See Also: Which Tuna Has The Highest Protein Content? [Revealed!]

Health Benefits of Tuna

Consuming tuna as part of a balanced diet offers several notable health benefits:

1. Heart Health

Tuna’s high omega-3 fatty acid content can help reduce the risk of heart disease. Omega-3s are known to lower triglyceride levels, reduce inflammation, improve blood vessel function, and decrease the risk of arrhythmias (abnormal heart rhythms).

2. Brain Health

The omega-3 fatty acids in tuna play a vital role in brain development and function. They are associated with improved cognitive function, reduced risk of neurodegenerative diseases, and better mental health.

3. Weight Management

Tuna is a lean protein source that can aid in weight management by promoting satiety and reducing overall calorie intake. Including tuna in a balanced diet can support weight loss or maintenance goals.

4. Immune Support

The vitamins and minerals in tuna, including vitamin D and selenium, contribute to a robust immune system. Adequate vitamin D levels are essential for immune cell function and overall immune health.

5. Anti-Inflammatory Properties

The omega-3 fatty acids in tuna possess anti-inflammatory properties, which can help reduce inflammation in the body. Chronic inflammation is associated with various health conditions, including heart disease and arthritis.

6. Eye Health

Tuna is a good source of vitamin A, which is essential for maintaining healthy vision, particularly in low-light conditions. Adequate vitamin A intake can help prevent night blindness and other eye disorders.

See Also: Health Benefits & Risks of Eating Tuna Daily

Potential Risks and Considerations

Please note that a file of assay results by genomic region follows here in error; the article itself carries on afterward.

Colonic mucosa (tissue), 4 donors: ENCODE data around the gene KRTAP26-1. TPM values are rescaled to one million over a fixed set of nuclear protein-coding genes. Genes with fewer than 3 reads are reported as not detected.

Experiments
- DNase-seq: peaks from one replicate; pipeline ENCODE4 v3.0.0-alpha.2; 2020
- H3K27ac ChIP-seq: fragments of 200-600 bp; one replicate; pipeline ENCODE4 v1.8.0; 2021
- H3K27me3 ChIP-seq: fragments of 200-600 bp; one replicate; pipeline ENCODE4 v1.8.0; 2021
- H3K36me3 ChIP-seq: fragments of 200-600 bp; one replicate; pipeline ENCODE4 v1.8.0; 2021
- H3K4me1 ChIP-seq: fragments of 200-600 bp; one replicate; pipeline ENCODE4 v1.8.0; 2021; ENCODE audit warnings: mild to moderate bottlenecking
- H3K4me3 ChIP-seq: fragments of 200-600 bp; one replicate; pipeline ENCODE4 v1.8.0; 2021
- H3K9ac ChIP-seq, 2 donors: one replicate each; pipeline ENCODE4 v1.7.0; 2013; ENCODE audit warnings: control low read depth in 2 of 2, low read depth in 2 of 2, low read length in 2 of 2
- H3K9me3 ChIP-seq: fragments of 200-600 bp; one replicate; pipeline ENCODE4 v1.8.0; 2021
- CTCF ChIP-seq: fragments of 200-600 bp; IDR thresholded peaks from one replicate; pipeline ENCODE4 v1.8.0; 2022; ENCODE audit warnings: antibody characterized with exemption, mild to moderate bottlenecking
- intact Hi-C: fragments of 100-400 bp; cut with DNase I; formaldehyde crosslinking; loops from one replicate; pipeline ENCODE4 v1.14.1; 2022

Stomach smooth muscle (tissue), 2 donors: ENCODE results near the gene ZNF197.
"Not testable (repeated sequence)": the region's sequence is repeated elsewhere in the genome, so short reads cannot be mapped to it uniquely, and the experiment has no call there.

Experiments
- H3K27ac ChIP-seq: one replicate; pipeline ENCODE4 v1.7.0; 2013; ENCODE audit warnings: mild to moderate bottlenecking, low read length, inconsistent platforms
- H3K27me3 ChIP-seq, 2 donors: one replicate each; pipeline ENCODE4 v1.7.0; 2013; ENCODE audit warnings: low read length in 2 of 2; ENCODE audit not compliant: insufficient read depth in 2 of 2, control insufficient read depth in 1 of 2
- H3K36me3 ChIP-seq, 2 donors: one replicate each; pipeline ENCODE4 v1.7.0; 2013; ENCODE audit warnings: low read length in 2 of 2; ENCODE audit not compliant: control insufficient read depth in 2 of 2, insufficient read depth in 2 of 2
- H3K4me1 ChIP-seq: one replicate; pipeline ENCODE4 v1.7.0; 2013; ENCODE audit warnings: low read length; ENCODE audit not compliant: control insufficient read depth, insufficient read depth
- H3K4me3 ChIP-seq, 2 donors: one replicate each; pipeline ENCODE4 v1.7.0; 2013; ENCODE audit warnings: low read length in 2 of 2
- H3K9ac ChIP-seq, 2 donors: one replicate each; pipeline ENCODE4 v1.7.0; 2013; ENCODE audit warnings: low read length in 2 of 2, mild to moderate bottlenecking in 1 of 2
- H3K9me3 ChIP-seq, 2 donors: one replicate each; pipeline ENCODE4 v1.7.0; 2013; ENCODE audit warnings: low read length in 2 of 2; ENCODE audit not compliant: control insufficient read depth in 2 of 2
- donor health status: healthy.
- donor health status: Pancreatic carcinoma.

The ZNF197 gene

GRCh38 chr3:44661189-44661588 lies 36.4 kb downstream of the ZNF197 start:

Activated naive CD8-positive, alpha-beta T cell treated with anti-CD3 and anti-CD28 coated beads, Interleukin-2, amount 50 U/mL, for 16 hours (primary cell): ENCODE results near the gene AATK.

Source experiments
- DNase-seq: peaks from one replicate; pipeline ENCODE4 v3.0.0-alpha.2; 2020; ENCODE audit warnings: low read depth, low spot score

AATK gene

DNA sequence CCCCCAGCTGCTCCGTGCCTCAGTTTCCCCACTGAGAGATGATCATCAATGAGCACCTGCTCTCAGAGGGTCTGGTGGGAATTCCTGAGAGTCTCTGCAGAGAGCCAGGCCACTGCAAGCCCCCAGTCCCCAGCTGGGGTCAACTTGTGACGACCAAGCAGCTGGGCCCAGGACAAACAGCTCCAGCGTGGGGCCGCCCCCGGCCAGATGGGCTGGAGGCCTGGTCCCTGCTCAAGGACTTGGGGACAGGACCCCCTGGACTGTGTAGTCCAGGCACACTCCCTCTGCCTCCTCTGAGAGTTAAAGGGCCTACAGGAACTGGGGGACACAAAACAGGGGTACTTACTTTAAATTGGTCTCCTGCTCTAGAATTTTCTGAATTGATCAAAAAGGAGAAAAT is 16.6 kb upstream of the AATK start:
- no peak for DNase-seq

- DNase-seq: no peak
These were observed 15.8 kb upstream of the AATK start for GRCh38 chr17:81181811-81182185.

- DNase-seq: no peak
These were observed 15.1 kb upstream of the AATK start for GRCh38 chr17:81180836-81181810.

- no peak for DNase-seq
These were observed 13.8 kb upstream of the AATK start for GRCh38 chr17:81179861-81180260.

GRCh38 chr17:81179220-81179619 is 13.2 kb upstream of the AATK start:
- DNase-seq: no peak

While tuna offers numerous health benefits, it is essential to be aware of potential risks and considerations:

1. Mercury Content

Tuna, especially larger and older fish, can contain elevated levels of mercury. Mercury is a toxic heavy metal that can have adverse effects on the nervous system, particularly in pregnant women and young children. To minimize mercury exposure, consider choosing smaller tuna species like skipjack or consuming tuna in moderation.

2. Sustainability

Overfishing is a significant concern for many tuna species, particularly bluefin tuna. To support sustainable fishing practices and protect the ocean ecosystem, opt for tuna products that bear sustainability certifications, such as the Marine Stewardship Council (MSC) label.

3. Allergies

Some individuals may have allergies to seafood, including tuna. Allergic reactions to tuna can range from mild to severe, so it’s crucial to be aware of any seafood allergies and seek immediate medical attention in case of an allergic reaction.

4. Preparation Methods

The health benefits of tuna can be compromised by unhealthy preparation methods, such as deep frying or excessive use of high-calorie sauces. To maximize its nutritional value, consider grilling, baking, or searing tuna with minimal added fats and seasonings.

See Also: 10 Do’s & Don’ts of Preparing Seafood

Cooking with Tuna

Tuna’s versatility in the kitchen makes it a favorite among chefs and home cooks alike. Here are some popular cooking methods and recipe ideas to inspire your culinary journey with tuna:

1. Sushi and Sashimi

For an authentic Japanese experience, enjoy fresh, raw tuna as sushi or sashimi. Yellowfin tuna is a popular choice for these dishes due to its firm texture and rich flavor.

See Also: Best Sushi Rolls Recipes to Make At Home: A How-To Guide

2. Grilling